Which Joe gave his name to ‘sloppy joes’? We look at five interesting sandwiches and their lexical origins.
A crystalline organic compound with an unpleasant odor, present in coal tar and in feces.
- ‘Members of the family produce latex, diverse iridoids, cardioglycosides, and various alkaloids (notably indole and steroid groups), sometimes cyanogenic, rarely saponiferous.’
- ‘For instance, the substance indole, which comes from coal tar and animal feces, actually smells like jasmine at its detection threshold.’
- ‘We previously observed the same rate of scavenging of solvated electrons by protons in ultrafast experiments on indole under conditions of comparable ionic strength.’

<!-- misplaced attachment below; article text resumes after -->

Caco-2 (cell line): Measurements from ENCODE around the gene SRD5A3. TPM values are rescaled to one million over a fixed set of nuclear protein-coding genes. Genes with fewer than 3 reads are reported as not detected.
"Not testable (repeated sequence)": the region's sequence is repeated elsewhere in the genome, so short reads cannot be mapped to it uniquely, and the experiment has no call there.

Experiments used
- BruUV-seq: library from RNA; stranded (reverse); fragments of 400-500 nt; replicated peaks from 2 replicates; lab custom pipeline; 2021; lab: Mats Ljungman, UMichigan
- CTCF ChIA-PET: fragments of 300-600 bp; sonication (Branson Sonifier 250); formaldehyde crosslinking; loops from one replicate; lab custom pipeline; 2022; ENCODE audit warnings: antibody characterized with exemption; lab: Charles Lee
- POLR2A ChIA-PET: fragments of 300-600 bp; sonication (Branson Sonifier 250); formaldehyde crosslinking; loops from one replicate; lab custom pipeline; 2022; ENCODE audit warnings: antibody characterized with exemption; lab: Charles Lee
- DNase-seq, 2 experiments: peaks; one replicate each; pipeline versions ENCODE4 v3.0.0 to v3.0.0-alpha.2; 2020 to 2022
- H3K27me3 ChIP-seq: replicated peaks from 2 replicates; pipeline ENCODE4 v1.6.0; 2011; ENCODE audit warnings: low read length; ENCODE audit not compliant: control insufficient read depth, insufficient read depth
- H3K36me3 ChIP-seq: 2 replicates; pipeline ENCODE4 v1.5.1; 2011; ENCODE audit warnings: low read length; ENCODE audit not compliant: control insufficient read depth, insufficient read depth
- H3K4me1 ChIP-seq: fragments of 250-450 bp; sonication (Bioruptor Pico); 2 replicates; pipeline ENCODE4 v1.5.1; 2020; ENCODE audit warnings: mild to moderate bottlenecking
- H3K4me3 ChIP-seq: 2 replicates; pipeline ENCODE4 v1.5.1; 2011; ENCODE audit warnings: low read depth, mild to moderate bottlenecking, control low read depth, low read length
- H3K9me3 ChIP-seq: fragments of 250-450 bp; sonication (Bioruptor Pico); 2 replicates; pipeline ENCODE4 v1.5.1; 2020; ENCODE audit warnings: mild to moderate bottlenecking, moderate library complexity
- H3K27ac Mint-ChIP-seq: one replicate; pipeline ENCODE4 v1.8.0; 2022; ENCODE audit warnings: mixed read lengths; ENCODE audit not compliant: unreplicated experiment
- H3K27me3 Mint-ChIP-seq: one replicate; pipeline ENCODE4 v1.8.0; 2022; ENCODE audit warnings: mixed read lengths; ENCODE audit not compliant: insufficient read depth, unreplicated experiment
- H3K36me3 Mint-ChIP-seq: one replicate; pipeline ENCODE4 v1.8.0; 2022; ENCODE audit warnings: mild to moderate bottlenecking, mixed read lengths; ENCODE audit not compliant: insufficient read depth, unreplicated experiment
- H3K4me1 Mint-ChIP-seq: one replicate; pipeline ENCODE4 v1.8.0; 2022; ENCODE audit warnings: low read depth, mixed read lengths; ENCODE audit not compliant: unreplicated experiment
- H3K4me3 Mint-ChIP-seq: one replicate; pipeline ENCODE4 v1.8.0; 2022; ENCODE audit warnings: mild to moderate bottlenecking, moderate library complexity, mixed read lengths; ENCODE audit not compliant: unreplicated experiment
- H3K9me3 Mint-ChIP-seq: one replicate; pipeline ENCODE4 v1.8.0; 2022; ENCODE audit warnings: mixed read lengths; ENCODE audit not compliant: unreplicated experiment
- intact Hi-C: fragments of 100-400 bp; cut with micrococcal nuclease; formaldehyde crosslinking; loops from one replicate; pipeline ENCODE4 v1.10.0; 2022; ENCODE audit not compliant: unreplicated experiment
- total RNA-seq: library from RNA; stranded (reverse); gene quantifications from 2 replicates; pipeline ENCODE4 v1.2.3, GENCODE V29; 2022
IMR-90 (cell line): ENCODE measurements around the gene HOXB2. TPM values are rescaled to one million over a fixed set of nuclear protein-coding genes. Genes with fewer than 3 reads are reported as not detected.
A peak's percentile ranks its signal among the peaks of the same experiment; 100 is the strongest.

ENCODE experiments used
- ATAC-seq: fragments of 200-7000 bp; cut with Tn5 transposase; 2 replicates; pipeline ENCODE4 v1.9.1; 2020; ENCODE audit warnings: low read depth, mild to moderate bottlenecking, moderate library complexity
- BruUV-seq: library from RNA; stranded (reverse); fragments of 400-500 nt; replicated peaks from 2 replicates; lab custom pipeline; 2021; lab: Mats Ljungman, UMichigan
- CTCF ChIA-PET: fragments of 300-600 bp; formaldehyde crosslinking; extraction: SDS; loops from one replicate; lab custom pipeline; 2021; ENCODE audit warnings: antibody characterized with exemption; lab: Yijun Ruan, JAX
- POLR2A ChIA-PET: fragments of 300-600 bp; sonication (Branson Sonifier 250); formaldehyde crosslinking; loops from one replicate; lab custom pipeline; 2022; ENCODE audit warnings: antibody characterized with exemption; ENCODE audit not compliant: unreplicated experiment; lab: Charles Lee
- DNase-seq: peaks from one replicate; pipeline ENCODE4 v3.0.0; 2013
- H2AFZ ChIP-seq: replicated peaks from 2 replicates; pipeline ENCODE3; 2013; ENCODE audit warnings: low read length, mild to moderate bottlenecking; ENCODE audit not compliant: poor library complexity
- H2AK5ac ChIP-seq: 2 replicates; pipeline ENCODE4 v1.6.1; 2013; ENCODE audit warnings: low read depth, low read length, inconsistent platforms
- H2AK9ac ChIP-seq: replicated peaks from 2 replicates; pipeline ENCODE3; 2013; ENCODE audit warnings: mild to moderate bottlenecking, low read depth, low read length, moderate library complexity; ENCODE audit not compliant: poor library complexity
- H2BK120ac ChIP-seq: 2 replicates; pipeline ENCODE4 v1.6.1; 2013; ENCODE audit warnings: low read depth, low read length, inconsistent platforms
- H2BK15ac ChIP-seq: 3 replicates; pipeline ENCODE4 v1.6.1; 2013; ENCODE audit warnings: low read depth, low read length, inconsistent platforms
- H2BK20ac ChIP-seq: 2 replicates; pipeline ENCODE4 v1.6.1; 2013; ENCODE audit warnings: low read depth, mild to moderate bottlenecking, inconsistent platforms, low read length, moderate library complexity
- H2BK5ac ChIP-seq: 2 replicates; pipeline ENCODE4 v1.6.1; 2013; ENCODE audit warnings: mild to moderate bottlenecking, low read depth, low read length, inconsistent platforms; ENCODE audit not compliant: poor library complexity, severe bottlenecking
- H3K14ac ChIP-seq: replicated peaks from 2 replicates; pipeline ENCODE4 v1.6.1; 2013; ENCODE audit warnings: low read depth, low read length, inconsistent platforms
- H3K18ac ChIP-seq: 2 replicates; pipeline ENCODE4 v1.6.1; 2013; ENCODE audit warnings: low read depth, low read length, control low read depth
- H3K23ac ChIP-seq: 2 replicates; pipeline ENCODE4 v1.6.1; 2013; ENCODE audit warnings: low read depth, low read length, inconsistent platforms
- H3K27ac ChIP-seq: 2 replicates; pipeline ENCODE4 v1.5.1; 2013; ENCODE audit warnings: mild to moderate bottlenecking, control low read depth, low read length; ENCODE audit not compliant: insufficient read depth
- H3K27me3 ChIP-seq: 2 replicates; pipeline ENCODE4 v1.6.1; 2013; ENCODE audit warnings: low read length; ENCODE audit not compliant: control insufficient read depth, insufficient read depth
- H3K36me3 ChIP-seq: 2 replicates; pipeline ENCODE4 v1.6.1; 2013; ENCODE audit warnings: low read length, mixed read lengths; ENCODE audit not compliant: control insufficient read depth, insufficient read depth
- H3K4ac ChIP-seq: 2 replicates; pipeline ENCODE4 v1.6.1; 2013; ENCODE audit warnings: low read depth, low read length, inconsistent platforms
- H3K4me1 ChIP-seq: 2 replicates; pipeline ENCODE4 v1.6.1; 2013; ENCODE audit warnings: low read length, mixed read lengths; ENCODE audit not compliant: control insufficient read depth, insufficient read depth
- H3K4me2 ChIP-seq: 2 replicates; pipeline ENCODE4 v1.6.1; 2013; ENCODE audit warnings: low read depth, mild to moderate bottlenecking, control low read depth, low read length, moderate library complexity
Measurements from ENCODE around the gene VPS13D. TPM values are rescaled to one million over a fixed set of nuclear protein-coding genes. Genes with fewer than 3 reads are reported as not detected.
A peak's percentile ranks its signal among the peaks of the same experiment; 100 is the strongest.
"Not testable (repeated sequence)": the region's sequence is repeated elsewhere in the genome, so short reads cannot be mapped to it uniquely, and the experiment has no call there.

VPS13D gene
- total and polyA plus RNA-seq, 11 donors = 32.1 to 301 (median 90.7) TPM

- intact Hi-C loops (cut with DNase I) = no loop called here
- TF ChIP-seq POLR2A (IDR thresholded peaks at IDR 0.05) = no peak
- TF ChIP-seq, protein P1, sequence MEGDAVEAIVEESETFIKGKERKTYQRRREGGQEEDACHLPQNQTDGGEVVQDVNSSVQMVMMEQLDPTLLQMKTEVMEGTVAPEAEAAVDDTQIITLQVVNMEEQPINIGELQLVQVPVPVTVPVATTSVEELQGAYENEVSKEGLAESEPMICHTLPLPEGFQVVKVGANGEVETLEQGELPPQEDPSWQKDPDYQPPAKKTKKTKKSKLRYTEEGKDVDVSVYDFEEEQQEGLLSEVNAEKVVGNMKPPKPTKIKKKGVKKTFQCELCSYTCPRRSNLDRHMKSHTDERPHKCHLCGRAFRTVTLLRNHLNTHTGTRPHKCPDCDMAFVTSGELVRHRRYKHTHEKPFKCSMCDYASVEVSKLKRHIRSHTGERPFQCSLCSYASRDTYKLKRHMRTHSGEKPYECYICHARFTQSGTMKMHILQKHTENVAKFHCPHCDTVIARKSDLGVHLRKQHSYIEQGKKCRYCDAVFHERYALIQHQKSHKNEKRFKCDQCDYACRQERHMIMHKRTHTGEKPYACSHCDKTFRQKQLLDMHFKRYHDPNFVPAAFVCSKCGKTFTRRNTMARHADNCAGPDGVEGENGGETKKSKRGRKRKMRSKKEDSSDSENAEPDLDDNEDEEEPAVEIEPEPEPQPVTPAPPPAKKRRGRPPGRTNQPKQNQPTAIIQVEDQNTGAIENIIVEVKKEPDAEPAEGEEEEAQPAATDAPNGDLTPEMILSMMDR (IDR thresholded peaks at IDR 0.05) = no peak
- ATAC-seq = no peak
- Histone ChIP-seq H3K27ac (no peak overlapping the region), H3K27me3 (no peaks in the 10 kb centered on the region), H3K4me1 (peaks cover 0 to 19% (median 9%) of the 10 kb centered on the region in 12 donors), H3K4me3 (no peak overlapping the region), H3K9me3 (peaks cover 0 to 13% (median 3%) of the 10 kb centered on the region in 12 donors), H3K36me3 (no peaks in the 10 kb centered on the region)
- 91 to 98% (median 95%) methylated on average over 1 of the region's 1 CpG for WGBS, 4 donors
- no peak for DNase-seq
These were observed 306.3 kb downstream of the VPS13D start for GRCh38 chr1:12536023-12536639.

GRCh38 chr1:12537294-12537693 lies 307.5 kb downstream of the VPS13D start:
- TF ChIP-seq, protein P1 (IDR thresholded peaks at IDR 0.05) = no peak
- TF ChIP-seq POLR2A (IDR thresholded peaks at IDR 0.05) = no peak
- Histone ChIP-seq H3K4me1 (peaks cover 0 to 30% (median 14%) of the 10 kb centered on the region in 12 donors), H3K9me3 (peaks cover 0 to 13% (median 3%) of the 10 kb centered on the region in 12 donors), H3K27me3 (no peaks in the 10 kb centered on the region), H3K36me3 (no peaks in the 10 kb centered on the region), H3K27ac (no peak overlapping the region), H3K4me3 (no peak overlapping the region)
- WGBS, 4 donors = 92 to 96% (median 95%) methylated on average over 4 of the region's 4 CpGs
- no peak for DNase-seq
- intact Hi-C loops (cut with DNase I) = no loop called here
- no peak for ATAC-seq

- ‘The absorbance band is narrowest for 3-methyl indole in pentane.’
- ‘This result can be explained assuming that the displacement of the cationic indole toward the water pool is not complete.’
Mid 19th century: blend of indigo (because obtained artificially from indigo blue) and Latin oleum oil.
We take a look at several popular, though confusing, punctuation marks.
From Afghanistan to Zimbabwe, discover surprising and intriguing language facts from around the globe.
The definitions of ‘buddy’ and ‘bro’ in the OED have recently been revised. We explore their history and increase in popularity.